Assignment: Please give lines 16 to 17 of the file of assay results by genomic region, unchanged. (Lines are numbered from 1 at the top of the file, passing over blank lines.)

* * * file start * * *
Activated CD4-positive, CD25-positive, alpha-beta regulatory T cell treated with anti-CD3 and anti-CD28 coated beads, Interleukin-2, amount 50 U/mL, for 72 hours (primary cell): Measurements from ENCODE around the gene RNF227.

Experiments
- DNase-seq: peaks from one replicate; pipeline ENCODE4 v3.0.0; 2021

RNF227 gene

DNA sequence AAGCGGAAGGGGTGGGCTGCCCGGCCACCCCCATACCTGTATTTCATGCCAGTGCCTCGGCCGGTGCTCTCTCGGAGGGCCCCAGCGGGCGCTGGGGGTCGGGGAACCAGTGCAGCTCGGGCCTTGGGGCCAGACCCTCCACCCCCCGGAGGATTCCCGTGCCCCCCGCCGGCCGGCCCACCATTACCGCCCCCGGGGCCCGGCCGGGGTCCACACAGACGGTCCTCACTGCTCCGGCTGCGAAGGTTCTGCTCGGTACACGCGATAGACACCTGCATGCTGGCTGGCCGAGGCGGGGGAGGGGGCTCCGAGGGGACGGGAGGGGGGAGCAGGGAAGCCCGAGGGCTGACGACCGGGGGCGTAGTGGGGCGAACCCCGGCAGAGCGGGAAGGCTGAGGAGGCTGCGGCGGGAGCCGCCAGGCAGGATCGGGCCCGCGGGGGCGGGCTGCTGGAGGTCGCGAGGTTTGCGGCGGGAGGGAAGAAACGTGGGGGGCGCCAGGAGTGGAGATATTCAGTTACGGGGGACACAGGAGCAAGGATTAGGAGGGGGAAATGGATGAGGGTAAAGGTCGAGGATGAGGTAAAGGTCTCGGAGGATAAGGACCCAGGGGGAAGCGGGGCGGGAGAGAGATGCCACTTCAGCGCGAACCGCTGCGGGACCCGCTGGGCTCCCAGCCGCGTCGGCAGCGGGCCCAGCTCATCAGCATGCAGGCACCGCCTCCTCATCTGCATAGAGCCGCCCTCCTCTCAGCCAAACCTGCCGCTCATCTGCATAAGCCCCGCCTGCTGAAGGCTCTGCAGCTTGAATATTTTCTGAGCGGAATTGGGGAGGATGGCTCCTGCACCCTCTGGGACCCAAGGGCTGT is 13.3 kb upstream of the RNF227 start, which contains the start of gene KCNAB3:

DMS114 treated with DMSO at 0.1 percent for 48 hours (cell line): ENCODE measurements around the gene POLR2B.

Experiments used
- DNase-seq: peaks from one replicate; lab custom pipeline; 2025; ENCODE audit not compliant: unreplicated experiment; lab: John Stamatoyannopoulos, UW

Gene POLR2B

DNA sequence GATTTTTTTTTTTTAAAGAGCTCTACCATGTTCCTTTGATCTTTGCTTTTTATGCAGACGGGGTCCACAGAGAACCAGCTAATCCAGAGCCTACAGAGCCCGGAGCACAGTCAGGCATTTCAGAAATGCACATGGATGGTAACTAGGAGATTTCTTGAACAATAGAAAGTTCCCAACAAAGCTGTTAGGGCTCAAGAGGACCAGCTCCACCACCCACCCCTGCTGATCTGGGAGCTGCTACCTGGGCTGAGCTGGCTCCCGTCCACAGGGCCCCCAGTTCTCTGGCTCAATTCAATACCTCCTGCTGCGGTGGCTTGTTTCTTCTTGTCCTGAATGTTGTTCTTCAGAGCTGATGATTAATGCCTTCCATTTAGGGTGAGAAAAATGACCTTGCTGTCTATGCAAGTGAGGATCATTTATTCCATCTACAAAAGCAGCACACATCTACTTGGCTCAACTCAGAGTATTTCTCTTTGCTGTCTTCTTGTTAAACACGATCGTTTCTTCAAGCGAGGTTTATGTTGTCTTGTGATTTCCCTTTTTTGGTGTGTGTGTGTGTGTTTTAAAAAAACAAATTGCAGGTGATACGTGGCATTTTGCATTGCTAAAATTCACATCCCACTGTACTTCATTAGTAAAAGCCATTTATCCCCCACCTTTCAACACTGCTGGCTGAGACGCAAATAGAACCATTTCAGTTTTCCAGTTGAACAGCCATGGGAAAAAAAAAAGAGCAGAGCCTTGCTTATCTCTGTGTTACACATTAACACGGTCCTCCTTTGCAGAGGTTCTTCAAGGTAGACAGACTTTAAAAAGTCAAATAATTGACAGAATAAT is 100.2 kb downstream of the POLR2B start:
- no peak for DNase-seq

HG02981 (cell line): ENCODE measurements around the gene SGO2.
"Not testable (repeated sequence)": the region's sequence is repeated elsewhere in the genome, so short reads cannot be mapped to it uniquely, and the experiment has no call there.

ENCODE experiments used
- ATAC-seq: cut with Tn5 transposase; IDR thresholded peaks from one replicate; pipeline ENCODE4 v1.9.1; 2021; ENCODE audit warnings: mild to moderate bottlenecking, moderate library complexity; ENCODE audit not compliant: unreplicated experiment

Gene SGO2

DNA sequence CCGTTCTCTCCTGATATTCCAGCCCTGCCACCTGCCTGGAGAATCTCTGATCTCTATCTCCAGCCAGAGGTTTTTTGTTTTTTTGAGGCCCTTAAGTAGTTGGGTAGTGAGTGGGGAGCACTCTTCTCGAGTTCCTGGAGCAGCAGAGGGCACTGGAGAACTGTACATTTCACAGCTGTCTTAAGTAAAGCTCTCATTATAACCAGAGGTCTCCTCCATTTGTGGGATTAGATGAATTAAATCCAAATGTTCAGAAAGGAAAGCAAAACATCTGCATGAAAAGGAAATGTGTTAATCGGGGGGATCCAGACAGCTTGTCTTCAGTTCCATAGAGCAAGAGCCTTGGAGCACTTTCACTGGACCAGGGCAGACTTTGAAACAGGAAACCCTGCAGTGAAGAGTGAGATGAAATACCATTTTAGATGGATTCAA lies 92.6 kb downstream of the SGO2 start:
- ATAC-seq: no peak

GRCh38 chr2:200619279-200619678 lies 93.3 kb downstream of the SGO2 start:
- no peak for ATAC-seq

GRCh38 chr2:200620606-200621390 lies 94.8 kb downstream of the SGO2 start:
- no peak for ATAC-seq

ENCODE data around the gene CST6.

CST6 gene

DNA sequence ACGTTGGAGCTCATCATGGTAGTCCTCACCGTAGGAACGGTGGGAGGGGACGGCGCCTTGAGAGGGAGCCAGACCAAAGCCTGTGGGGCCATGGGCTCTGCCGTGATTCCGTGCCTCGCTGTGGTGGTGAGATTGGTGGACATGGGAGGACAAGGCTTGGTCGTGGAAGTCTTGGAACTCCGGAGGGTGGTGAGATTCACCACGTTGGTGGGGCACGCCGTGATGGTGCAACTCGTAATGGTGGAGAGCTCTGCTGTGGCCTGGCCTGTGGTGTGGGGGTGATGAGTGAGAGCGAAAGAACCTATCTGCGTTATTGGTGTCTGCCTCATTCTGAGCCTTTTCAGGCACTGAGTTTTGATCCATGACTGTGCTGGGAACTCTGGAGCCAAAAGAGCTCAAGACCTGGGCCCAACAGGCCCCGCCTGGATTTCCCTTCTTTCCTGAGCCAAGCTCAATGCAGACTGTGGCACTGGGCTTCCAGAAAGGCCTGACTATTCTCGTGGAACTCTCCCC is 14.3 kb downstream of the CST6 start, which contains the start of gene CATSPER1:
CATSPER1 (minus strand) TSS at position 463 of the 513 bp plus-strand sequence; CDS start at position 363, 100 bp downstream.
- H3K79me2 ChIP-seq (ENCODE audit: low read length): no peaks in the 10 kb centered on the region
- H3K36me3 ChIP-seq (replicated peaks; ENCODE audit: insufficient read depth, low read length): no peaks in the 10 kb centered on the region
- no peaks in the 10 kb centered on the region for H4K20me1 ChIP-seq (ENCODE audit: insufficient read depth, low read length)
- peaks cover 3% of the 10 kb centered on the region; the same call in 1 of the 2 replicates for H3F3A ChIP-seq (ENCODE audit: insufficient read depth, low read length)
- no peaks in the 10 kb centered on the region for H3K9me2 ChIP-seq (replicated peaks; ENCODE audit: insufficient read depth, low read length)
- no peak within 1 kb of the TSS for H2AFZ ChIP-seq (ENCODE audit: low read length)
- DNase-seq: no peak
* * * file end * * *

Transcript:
Gene SGO2

DNA sequence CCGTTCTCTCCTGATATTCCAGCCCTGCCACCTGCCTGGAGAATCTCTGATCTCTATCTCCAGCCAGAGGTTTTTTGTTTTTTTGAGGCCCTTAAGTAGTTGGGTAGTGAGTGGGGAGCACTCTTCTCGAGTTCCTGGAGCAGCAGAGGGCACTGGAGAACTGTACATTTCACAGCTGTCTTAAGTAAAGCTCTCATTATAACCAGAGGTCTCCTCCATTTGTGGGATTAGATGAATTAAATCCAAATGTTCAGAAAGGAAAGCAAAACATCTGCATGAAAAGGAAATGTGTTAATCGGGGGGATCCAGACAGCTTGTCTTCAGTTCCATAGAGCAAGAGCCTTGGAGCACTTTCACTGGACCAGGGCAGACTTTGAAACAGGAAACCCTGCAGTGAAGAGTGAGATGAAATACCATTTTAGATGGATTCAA lies 92.6 kb downstream of the SGO2 start: